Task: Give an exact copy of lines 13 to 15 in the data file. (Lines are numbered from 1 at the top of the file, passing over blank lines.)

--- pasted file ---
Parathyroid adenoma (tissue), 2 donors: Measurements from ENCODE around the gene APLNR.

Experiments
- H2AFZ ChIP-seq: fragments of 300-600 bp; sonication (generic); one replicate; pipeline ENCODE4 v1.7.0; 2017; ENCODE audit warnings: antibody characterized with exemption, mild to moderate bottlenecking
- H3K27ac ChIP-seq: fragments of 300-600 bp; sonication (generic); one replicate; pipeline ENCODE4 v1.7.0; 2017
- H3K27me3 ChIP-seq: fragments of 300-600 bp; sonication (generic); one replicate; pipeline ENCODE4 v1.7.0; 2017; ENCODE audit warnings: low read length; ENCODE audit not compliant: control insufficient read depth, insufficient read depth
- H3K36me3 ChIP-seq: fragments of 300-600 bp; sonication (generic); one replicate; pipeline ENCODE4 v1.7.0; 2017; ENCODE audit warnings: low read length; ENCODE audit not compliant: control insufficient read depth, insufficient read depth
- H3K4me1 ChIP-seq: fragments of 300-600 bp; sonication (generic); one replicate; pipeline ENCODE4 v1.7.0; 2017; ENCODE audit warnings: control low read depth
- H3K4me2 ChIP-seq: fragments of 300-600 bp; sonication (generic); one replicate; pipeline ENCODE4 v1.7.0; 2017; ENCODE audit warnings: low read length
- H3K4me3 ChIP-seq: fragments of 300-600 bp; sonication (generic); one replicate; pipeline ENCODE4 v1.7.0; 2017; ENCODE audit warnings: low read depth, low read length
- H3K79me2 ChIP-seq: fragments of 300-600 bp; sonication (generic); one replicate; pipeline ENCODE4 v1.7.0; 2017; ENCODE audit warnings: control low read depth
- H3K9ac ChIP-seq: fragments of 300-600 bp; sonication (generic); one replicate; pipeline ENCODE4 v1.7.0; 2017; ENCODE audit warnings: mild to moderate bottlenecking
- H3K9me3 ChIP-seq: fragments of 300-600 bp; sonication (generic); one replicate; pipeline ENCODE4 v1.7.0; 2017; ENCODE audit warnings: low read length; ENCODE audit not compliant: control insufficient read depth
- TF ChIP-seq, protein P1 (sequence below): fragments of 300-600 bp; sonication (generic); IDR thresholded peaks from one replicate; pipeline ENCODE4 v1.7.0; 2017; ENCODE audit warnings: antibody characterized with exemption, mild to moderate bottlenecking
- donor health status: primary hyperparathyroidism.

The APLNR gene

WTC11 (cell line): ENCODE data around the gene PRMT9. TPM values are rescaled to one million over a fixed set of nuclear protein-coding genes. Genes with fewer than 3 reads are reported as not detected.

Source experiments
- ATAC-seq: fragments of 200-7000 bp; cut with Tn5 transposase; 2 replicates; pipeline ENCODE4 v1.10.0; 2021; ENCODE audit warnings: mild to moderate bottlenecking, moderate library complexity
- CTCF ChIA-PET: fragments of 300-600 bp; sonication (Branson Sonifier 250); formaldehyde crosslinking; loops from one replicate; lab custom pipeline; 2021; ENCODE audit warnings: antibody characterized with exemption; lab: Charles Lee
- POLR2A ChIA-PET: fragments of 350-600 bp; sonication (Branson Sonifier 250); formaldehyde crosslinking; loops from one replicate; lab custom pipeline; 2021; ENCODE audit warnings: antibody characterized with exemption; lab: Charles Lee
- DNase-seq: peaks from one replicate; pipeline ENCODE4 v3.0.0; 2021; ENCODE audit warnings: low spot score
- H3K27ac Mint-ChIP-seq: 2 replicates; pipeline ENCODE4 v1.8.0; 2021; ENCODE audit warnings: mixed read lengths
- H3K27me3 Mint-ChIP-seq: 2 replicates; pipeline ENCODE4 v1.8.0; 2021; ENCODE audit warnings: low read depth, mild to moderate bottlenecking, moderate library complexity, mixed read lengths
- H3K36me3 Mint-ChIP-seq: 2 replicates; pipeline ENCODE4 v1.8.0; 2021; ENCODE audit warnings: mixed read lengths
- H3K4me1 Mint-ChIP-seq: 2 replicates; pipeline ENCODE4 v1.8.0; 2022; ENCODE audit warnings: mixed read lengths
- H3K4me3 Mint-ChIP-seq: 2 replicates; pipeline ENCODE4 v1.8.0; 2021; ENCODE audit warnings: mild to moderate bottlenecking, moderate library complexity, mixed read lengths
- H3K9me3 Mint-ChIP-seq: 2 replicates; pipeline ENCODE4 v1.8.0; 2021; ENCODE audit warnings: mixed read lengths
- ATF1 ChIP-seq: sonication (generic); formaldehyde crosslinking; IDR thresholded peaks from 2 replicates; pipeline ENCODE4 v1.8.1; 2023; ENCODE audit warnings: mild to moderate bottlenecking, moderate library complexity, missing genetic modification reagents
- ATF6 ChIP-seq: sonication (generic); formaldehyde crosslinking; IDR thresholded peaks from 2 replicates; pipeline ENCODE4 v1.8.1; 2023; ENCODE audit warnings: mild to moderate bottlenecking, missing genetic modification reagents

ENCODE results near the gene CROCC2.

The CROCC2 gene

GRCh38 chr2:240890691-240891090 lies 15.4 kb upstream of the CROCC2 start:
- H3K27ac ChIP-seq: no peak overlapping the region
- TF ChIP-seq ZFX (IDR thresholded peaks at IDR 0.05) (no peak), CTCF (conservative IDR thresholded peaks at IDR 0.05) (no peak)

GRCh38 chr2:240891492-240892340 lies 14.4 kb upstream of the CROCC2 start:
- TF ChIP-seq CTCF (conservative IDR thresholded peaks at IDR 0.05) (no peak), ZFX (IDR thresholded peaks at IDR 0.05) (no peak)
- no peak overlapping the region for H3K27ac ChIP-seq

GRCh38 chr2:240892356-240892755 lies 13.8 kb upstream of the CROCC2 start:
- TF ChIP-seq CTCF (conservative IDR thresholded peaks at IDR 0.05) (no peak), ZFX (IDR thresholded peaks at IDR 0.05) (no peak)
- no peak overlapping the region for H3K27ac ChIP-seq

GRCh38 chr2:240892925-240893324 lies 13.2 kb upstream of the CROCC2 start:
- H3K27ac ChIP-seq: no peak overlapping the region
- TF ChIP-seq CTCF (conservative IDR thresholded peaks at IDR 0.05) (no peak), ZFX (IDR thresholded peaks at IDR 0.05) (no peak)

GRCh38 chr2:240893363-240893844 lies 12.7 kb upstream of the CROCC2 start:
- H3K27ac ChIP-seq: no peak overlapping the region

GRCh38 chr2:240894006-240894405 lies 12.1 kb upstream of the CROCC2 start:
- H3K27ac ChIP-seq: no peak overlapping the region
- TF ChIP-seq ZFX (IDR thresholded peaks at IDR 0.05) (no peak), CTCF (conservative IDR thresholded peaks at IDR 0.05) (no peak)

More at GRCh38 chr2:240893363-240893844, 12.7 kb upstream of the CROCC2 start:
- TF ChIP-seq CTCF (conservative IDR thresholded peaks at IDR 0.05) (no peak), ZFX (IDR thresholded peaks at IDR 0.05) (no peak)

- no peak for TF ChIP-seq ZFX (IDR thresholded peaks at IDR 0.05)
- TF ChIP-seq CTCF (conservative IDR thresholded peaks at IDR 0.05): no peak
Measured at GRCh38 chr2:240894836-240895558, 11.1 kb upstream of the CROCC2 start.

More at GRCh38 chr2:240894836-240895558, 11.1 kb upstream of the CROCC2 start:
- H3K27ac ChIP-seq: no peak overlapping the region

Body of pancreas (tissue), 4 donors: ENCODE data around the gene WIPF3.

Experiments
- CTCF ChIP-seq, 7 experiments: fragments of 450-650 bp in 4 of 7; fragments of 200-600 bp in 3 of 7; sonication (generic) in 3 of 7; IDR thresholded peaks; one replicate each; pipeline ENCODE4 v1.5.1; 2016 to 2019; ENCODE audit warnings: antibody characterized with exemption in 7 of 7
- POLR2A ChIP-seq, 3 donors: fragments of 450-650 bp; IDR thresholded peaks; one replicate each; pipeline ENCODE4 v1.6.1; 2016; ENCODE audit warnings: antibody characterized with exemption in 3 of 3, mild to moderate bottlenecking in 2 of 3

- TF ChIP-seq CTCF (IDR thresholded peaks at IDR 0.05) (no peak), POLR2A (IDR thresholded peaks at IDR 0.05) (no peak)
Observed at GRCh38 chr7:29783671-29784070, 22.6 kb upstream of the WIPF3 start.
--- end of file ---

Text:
- TF ChIP-seq, protein P1 (sequence below): fragments of 300-600 bp; sonication (generic); IDR thresholded peaks from one replicate; pipeline ENCODE4 v1.7.0; 2017; ENCODE audit warnings: antibody characterized with exemption, mild to moderate bottlenecking
- donor health status: primary hyperparathyroidism.

The APLNR gene